Our work Leading THE way in bioengineering Our bioengineering researchers are pioneering novel hip replacement implants to help prevent dislocation and problems with living tissue.

We are pioneering a new approach to encoding speech in cochlear implants (patent pending) which we hope will lead to substantial improvements in how well users can hear in background noise.

We have specialist flumes for researching issues related to fish passage and fisheries management.

Testing in world-class facilities Our students have access to world class facilities, like our towing tanks, where they can put their designs to the test.


Energy is embedded into the heart of Engineering and the Environment, from improving the performance of the shipping industry to generating sustainable energy from household waste.

Leading the way in sustainable energy Southampton is at the forefront of efforts to investigate the potential of new sustainable energy technologies.

We work closely with industry and other disciplines, with a common focus on the impacts and management of human activities on the natural environment.

Developing energyefficient machines The national Centre for Advanced Tribology at Southampton (nCATS) is engaged in research vital to the development of future transport and energy-efficient machines, the control of emissions and lowmaintenance renewable energy systems.

19 engineering/reunion13

Relevant web links are shown throughout this brochure. Please also consult online for further details and/or any changes which have appeared since first publication of the Engineering and Environment revisited s or phone +44 (0)23 8059 4118 for more information.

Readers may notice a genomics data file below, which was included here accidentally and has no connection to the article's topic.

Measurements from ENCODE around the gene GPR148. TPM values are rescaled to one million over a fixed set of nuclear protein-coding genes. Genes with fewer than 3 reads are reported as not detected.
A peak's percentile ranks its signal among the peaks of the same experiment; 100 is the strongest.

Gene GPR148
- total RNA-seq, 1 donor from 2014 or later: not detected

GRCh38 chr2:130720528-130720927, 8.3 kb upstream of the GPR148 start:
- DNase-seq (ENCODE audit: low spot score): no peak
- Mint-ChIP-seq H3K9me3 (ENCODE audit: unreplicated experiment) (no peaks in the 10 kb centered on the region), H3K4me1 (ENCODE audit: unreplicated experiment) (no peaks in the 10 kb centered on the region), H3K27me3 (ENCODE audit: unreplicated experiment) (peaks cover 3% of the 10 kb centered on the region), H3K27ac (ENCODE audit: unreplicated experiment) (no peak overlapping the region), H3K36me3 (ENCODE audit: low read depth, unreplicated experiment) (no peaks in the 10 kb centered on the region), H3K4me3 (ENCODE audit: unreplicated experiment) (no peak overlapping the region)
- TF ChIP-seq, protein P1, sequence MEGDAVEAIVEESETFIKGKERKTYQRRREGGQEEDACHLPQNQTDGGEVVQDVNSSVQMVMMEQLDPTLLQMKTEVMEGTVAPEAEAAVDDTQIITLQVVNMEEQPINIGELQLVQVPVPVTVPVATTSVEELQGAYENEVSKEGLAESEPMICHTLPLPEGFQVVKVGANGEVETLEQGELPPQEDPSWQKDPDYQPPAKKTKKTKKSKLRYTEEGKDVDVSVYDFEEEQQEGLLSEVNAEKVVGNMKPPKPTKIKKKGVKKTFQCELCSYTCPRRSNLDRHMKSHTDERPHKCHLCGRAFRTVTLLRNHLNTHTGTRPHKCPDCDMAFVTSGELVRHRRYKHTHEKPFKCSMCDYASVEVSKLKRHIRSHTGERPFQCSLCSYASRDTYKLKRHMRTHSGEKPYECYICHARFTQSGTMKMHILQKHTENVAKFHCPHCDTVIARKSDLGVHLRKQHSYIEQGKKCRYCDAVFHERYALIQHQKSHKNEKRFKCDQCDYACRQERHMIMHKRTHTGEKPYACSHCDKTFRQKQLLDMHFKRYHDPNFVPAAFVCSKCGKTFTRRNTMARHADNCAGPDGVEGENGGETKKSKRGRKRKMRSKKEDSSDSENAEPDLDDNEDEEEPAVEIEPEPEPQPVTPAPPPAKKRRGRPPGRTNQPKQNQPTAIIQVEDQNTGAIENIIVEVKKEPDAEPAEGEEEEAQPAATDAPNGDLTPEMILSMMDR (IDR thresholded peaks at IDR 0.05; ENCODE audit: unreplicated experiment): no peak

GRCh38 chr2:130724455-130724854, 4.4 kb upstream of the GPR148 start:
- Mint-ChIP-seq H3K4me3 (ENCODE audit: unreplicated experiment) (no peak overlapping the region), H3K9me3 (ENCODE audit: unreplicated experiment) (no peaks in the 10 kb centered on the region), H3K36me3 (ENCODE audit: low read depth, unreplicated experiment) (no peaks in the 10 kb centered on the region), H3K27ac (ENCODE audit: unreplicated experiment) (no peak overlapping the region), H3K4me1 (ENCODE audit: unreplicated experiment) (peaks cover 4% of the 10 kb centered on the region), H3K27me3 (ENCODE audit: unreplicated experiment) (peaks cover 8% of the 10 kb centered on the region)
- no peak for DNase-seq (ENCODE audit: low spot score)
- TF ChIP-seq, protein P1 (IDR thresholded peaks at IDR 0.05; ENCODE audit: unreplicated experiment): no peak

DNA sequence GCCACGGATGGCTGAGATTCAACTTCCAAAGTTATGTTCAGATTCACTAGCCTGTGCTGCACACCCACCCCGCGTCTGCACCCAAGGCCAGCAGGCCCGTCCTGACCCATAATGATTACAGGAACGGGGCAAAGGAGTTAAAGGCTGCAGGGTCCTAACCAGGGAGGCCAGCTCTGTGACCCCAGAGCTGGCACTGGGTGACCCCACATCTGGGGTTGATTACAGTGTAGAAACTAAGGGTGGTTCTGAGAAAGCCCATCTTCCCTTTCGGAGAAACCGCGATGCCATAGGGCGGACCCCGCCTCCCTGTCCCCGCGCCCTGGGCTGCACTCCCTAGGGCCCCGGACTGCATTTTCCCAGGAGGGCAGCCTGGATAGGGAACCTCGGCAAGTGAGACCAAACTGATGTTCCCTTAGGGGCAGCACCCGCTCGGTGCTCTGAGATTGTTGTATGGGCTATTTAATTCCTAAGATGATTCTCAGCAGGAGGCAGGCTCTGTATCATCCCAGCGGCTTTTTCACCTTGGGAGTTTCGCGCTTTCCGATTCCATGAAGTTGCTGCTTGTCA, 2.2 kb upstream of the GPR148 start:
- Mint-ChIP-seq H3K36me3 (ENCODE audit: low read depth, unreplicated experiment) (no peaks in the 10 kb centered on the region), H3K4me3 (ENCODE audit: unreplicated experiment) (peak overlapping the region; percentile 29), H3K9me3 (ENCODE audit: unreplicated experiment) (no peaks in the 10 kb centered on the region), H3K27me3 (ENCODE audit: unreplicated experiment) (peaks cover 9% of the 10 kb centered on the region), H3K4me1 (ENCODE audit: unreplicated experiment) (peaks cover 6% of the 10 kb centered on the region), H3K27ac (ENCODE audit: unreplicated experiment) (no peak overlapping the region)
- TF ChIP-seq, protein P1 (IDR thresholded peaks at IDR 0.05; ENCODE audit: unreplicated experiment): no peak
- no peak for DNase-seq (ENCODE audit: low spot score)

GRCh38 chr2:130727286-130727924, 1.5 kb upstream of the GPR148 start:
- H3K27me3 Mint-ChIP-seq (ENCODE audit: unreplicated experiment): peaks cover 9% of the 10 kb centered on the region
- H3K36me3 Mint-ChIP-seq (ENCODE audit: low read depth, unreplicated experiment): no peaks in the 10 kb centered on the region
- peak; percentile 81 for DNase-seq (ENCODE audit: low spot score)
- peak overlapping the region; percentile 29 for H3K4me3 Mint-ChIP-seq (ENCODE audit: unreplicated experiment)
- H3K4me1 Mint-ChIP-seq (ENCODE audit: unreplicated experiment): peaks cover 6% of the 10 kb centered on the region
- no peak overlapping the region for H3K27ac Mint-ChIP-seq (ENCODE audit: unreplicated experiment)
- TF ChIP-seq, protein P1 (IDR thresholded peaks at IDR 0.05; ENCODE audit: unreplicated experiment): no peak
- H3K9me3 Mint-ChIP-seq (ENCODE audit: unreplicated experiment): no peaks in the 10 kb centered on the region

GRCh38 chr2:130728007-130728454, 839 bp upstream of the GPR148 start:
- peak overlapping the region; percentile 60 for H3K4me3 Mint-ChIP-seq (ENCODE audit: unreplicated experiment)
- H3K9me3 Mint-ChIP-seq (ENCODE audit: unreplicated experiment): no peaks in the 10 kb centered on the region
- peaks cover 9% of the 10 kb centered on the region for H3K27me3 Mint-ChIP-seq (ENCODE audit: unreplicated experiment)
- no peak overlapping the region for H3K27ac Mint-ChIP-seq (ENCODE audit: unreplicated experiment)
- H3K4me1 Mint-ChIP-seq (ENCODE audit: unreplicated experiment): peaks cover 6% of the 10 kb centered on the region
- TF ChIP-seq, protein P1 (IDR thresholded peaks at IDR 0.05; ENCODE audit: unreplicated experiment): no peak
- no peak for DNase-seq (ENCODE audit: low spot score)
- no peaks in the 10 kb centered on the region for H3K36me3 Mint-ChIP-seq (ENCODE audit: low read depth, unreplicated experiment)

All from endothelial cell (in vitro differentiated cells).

Disclaimer The University of Southampton will use all reasonable efforts to deliver advertised programmes and other services and facilities in accordance with the descriptions set out in its prospectuses, student handbooks, welcome guides and website. It will provide students with the tuition, learning support, services and facilities so described with reasonable care and skill. The University, therefore, reserves the right if it considers it to be necessary to alter the timetable, location, content or method of delivery of events provided such alterations are reasonable.

Financial or other losses The University will not be held liable for any direct or indirect financial or other losses or damage arising from changes made to the event timetable, location, content or method of delivery of various services and facilities set out herein.

Force majeure The University will not be held liable for any loss, damage or expense resulting from any delay, variation or failure in the provision of services and facilities set out herein, arising from circumstances beyond the University’s reasonable control, including (but not limited to) war or threat of war, riot, civil strife, terrorist activity, industrial dispute, natural or nuclear disaster, adverse weather conditions, interruption in power supplies or other services for any reason, fire, boycott and telecommunications failure. In the event that such circumstances beyond the reasonable control of the University arise, it will use all reasonable endeavours to minimise disruption as far as it is practical to do so.

Š University of Southampton 2013 This information can be made available, on request, in alternative formats such as electronic, large print, Braille or audio tape, and in some cases, other languages. Please call +44 (0)23 8059 7726 to request an alternative format.

University of Southampton Engineering Reunion 2013